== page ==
Miso: An Ancient Solution For Modern Meals

Above, three types of miso, or fermented soybean paste commonly used in Asian cooking, are on display. i i

hide captionAbove, three types of miso, or fermented soybean paste commonly used in Asian cooking, are on display.

Eve Turow for NPR
Above, three types of miso, or fermented soybean paste commonly used in Asian cooking, are on display.

Above, three types of miso, or fermented soybean paste commonly used in Asian cooking, are on display.

Eve Turow for NPR

It was 8 p.m. I had told my friend to be over at 8:30 for dinner, and there I was, dripping sweat in my yoga gear, plowing through my front door with my day's work clothes and yoga mat in hand.

"What had I been thinking," I wondered, "offering dinner a half-hour after I return home?"

My options were limited. Thankfully, I was cooking for a friend who I knew would love me, bathed or not. So I decided to skip a shower and throw on a sweatshirt instead. Scurrying into the kitchen, I threw the freezer and refrigerator doors open. Frozen tilapia, check. A fresh vegetable, check. Now, what to do with the fish?

My eyes scoured the back of the fridge. Then I spied my ingredient, hiding under gochujang — a hot pepper paste — and a container of cream cheese: miso. My sister had once made me a miso-glazed fish, and taking the filets out to thaw, I attempted to re-taste the ingredients in my mind. Something sweet, I recalled, and something tangy. Miso, unlike many other flavoring components, has a strong taste and texture of its own. Feeling similar to nut butter on the tongue, it's exudes a distinct salty, funky aroma.

Miso is a fermented soybean paste. Though once uncommon in U.S. food stores, it is now available year round in several varieties. Miso ranges from light to dark, gaining flavor and intensity with the depth of its color. Some types are fermented with other grains: barley, rice and buckwheat, while others simply use the fundamental soybean.

The origins of miso trace back to the 700s B.C. in China, when fish bones and meat were used as the base. Soybeans became the main ingredient around 100 B.C. Miso, then known as jiang or "paste," was an essential condiment for pickling, keeping produce fresh for a longer period of time.

About The Author

Eve Turow is a native Chicagoan with a passion for cooking, eating and writing about food. You can follow Eve on her current journey through Southeast Asia on her blog.

Miso arrived in Japan around the same time as Buddhism, approximately A.D. 550. It also traveled throughout Southeast Asia, taking on different names and qualities as each culture adapted the recipe, becoming varieties of Korean jang, Indonesian taucho, Vietnamese tuong, Thai tao-chio and Malaysian tau-cheo. Homemade miso traditions gained a stronghold in northern Japan, eventually integrating soybeans as they did in China by following a 6th-century encyclopedia outlining the how-to's of miso-making. Today it is an essential element in Japanese cooking, especially in the well-known miso soup.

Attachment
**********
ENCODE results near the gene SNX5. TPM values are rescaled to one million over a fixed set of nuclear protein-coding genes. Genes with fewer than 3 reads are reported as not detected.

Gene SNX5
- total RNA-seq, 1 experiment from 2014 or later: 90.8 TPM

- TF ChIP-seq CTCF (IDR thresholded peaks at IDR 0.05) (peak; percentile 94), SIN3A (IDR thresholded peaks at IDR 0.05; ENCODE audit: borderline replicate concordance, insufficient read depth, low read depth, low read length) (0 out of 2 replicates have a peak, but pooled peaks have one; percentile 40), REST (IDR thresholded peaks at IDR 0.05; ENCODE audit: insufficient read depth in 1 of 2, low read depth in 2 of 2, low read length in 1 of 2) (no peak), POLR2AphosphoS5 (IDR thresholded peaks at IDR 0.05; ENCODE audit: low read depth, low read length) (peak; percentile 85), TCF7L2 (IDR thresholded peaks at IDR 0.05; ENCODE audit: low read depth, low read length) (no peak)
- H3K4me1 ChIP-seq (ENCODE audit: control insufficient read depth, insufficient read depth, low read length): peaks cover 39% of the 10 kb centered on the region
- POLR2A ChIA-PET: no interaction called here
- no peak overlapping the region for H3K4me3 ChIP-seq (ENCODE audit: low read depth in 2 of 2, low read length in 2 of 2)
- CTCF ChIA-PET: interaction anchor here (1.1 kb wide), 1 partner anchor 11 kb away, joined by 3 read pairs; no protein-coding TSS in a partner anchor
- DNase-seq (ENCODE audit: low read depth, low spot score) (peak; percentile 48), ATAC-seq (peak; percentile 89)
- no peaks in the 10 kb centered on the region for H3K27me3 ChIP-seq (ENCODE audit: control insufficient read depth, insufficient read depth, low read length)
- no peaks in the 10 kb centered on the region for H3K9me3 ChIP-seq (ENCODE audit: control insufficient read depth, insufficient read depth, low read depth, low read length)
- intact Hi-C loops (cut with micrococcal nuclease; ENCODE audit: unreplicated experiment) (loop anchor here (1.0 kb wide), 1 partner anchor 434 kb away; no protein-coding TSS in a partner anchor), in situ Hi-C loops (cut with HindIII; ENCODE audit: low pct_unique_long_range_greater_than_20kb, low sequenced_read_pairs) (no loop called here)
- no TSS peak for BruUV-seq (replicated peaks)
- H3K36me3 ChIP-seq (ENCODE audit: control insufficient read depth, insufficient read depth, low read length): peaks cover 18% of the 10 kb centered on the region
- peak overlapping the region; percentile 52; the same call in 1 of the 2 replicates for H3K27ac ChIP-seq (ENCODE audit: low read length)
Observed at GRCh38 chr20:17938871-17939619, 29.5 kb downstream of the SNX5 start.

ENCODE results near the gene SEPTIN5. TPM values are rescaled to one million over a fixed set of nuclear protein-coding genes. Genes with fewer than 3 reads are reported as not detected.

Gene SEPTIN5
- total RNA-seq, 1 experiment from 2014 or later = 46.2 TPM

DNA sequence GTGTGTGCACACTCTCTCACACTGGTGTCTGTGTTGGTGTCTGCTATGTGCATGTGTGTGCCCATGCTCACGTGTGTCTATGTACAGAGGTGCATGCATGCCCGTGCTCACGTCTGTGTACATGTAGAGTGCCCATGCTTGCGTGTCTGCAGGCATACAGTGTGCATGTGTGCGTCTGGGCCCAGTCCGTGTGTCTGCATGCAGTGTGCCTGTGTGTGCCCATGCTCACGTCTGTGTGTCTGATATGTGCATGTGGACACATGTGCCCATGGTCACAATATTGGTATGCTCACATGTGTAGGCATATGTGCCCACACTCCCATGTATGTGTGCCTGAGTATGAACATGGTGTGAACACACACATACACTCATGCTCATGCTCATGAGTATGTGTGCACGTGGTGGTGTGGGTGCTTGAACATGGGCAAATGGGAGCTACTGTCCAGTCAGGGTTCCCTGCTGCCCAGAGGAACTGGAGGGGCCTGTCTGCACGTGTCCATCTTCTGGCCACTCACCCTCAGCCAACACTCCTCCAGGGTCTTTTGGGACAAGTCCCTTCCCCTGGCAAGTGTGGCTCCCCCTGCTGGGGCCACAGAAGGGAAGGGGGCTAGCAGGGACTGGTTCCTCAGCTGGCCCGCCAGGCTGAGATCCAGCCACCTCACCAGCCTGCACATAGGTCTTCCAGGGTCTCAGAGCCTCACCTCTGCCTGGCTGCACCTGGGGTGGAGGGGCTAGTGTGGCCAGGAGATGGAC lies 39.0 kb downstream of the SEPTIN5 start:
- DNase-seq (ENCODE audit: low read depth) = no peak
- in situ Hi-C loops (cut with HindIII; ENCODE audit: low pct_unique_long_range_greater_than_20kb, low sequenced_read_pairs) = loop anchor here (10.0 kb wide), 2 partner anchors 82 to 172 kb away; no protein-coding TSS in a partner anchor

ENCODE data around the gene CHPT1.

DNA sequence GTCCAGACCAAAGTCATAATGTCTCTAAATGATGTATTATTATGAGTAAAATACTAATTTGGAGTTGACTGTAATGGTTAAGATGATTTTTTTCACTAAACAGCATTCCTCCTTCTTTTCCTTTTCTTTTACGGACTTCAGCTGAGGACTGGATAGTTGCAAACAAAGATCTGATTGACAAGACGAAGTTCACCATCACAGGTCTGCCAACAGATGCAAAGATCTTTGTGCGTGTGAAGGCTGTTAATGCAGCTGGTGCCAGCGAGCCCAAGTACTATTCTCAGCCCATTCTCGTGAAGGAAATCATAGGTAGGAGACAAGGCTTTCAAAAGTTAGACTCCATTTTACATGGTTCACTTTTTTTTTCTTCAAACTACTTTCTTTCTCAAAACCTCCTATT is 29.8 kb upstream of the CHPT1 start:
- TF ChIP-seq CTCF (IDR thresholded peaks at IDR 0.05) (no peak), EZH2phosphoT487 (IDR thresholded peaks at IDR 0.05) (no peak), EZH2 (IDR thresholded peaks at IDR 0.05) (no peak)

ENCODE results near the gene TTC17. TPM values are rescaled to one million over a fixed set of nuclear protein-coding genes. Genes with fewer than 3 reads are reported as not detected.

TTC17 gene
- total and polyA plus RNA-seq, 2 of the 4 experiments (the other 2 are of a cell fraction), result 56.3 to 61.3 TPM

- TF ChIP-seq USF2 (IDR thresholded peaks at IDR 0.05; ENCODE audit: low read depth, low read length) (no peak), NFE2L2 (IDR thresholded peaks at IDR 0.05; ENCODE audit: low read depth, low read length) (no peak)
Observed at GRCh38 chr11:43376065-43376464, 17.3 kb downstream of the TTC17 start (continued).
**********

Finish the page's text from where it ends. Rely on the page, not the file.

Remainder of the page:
Miso has several health benefits: It is high in manganese, zinc, phosphorus and copper, along with protein and dietary fiber. In fact, one tablespoon of miso carries 2 grams of protein — sort of a "super condiment." It is also incredibly easy to store; just refrigerate it in an airtight container, and it can stay for up to a year.

During my evening of hasty dinner preparations, I was extremely thankful to see my container of miso patiently waiting for its next use in the corner of my fridge.

Scooping out a tablespoon of the paste, I plunked it into a dish. On top, I added some soy sauce and honey. Quickly whisking it all together, I dipped my pinky into the concoction to see if I had successfully re-created my sister's rendition. The bold flavors swirled around in my mouth — the ocean and honeycomb in one bite. Letting out a sigh of relief, I slathered the sauce on top of the fish filets and popped them into the oven to bake. Seven minutes later, my friend, Lauren, had arrived, and the fish was ready to eat.

Miso is a versatile ingredient that many shy away from. It is unfamiliar, with bold flavors and colors. If used correctly, however, miso can transform a piece of frozen fish into a delectable and elegant meal. It can complement meats, vegetables, even fruit. Many use it in salad dressings, blending the paste with ginger, carrots and oil. Used with sesame paste, it is an irresistible treat, almost like peanut butter, but, dare I say it, even better. Toss it with green beans, spinach, noodles — whatever you happen to have.